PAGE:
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The First Congregational Church of Alstead New Hampshire

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The first baptism in town was administered in September, 1768, by Rev. Thomas Fessenden, of Walpole. In 1770 the town “chose nine men to conduct religious worship,” one of the number being appointed to procure a minister. Its 1773 a committee was chosen to select a site for building a house of worship, and the same year Rev. James Treadway was employed to supply the town with preaching, and was subsequently given a call to settle with them in the ministry, but declined because no church had been organized. In 1776 a vote was passed by the town to build a house of worship, yet it was not carried into, effect until 1781, when a wooden structure was built at what is now known as Alstead Center. The church was organized in 1777; but, owing to the loss of the early records, no details relative to its organization can be gathered. Those who expected to constitute the new society met in a barn, and the Rev. Mr. Fessenden. of Walpole, conducted services. The Lord’s supper was first administered to the church by Rev. Mr. Hall. of Keene. The same year a call was renewed to Mr. Treadway, but owing to a disagreement on the part of the members, he was not settled. In 1780 Dr. Payson, of Rindge, was employed as a candidate, and in June, 1781. Rev. Jacob Mann, was called. was ordained in February, 1782, and remained with the society until May, 1789. The society now has forty members, with Rev. George A. Beckwith, pastor. Their church building, a neat wood structure capable of seating z00 persons, built in 1882-83, is valued at $3,000.00.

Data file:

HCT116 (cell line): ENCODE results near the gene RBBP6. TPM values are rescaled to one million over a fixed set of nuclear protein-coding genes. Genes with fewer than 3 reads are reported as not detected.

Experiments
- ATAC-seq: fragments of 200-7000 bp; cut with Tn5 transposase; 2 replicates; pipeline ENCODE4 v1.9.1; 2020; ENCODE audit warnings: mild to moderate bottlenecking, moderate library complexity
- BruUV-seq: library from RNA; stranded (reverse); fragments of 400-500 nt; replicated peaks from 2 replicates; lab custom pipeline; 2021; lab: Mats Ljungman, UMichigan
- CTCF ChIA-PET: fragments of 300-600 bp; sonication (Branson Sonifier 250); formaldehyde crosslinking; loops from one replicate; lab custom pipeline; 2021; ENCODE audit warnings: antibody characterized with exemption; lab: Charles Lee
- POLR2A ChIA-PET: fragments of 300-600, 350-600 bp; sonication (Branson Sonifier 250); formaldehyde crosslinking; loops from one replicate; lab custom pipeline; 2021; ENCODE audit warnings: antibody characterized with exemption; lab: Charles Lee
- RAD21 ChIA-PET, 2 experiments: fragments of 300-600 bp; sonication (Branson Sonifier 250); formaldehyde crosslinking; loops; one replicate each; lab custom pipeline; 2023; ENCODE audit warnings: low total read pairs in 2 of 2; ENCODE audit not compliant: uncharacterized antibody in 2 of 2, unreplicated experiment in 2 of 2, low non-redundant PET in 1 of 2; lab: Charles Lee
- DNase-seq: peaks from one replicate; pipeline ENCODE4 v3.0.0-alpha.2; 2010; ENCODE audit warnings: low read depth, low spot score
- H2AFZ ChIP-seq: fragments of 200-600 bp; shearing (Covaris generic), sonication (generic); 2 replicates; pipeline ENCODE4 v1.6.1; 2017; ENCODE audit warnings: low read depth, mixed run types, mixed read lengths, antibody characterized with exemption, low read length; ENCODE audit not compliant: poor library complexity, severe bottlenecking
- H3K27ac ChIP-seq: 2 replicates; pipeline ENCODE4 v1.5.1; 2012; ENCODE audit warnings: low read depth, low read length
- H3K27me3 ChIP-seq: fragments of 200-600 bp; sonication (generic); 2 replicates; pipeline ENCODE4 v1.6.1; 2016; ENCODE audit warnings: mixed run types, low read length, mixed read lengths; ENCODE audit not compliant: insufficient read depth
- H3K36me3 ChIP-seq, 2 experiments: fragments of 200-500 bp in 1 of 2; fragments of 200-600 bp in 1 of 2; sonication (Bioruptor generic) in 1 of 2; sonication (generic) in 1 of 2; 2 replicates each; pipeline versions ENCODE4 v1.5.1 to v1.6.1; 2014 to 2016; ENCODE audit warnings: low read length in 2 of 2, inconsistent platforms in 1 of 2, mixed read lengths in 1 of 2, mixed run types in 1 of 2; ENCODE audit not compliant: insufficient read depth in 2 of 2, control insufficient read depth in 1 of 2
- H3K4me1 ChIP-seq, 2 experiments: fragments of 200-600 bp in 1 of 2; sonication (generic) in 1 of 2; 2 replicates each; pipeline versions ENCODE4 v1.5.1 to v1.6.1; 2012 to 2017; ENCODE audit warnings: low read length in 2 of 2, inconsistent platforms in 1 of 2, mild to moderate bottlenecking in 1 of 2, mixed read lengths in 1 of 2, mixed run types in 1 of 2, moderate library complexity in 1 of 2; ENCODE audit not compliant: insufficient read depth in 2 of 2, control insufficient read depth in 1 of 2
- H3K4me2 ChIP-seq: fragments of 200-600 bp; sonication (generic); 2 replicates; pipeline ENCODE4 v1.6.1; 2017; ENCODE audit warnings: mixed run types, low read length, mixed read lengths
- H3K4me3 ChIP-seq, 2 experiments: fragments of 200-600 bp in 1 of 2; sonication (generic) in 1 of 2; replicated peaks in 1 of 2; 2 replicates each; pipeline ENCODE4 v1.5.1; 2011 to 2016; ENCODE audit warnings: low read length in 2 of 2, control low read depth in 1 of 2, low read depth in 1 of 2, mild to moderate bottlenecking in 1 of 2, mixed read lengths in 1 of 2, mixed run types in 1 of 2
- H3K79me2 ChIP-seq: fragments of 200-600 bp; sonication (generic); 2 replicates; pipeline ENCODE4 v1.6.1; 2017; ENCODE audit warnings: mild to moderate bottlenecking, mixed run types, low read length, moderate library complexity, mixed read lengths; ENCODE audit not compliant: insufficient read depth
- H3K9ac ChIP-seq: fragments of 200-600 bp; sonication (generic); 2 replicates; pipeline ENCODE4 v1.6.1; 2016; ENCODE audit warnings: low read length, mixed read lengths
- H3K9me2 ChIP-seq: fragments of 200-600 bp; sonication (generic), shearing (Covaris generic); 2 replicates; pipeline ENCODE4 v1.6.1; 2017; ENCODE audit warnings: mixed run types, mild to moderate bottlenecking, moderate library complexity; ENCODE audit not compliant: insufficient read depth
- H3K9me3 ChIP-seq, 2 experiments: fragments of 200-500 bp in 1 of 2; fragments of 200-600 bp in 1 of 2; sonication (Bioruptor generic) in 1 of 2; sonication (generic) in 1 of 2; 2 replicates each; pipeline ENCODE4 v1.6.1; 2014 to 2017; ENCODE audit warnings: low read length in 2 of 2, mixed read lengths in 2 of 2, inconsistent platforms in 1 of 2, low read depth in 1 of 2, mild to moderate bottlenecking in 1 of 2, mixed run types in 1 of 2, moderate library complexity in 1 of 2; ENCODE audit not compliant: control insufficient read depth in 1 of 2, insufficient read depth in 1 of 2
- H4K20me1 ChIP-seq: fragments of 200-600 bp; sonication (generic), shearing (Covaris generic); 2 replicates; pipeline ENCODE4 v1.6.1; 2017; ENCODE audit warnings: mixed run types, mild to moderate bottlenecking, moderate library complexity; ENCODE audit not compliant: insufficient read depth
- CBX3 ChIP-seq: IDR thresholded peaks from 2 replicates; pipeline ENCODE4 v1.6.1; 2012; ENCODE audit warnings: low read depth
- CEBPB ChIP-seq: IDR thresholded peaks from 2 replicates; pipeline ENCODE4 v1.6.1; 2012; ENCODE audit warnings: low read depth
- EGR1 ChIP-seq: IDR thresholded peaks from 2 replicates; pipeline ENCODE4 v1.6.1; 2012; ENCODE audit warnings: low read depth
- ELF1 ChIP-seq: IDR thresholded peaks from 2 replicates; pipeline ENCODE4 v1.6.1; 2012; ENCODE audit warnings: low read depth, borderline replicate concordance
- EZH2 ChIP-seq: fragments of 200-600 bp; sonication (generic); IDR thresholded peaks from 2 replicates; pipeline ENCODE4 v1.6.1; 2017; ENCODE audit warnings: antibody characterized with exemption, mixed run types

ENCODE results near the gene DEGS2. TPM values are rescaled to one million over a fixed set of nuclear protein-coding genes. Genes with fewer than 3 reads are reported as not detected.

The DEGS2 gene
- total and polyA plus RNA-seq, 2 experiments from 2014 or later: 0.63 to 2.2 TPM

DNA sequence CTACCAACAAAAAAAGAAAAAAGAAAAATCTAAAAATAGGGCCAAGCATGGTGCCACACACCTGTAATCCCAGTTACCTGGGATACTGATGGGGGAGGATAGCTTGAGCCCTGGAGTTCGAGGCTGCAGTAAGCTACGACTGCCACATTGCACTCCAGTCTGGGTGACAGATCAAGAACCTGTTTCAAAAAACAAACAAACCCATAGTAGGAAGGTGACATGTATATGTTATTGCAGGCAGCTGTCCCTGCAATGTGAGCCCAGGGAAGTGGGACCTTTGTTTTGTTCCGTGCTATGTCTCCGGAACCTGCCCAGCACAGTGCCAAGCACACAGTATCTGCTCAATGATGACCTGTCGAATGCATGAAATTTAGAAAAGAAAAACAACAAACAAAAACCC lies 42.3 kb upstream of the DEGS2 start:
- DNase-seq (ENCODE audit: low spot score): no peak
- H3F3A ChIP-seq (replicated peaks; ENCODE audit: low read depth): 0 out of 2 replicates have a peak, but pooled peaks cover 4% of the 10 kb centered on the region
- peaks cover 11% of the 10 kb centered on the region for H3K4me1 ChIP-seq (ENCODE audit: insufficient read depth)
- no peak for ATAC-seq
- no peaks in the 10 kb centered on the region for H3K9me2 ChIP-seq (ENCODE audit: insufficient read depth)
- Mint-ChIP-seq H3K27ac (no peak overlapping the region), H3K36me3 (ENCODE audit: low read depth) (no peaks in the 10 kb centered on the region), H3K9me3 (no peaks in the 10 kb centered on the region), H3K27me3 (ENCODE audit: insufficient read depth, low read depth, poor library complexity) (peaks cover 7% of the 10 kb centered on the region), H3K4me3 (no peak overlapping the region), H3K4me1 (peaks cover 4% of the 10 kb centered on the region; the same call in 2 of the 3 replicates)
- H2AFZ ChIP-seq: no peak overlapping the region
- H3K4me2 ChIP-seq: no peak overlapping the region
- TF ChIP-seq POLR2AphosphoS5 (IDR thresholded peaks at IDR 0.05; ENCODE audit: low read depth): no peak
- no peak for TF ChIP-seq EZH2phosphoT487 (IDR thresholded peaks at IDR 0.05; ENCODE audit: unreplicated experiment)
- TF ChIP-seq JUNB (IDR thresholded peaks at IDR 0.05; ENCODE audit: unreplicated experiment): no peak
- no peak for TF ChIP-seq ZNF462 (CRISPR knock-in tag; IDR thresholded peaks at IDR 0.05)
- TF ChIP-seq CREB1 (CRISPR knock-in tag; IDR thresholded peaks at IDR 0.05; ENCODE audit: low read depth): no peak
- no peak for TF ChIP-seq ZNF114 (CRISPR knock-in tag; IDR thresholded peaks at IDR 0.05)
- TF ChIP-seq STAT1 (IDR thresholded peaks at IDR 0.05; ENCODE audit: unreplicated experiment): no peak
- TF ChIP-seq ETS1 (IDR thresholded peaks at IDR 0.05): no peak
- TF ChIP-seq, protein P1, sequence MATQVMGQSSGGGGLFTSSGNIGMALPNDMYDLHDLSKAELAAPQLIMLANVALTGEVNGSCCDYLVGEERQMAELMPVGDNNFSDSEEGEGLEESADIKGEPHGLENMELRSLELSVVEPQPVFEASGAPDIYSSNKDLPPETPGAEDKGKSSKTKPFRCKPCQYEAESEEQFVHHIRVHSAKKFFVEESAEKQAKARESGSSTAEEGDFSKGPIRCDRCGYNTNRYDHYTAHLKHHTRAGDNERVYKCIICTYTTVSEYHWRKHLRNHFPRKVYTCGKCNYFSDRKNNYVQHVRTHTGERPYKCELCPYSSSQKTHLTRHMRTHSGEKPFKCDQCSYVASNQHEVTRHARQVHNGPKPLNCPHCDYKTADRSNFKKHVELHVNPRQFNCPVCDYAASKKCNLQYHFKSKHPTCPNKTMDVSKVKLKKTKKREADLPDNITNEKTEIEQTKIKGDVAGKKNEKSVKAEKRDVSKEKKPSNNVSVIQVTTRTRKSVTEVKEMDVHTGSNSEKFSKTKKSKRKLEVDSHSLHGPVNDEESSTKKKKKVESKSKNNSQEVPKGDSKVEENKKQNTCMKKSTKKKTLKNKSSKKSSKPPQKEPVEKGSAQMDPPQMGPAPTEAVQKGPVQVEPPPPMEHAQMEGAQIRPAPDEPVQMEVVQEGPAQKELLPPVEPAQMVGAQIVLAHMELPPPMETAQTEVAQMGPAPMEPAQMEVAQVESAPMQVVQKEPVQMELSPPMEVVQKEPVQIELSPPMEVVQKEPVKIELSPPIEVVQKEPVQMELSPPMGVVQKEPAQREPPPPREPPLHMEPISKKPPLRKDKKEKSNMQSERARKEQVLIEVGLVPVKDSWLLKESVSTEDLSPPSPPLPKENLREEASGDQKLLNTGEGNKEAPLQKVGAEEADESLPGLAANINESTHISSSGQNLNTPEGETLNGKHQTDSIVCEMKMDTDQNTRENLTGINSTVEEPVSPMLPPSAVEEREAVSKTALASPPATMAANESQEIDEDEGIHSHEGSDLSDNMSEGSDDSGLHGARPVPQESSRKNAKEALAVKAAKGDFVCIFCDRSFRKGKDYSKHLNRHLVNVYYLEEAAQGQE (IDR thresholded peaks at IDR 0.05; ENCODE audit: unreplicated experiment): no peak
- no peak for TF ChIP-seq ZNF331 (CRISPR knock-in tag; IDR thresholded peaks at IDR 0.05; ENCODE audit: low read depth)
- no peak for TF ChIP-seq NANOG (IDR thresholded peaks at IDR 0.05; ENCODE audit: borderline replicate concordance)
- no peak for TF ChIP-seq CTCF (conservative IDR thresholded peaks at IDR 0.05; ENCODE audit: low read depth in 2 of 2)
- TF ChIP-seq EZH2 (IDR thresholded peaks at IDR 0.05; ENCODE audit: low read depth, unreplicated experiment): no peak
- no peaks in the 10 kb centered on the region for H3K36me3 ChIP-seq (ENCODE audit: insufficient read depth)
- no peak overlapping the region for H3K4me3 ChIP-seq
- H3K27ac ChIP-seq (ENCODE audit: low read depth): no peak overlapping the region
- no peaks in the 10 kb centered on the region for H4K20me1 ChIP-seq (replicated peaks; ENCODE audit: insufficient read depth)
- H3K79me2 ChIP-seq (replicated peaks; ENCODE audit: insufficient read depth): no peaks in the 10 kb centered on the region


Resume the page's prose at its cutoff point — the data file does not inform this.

MLA Source Citation:

Hurd, Duane Hamilton. History of Cheshire and Sullivan counties, New Hampshire. Philadelphia: J. W. Lewis. 1886. Web. 25 May 2016.
- Last updated on Aug 22nd, 2012

This page is part of a larger collection. Access the full collection at History of Cheshire County New Hampshire.

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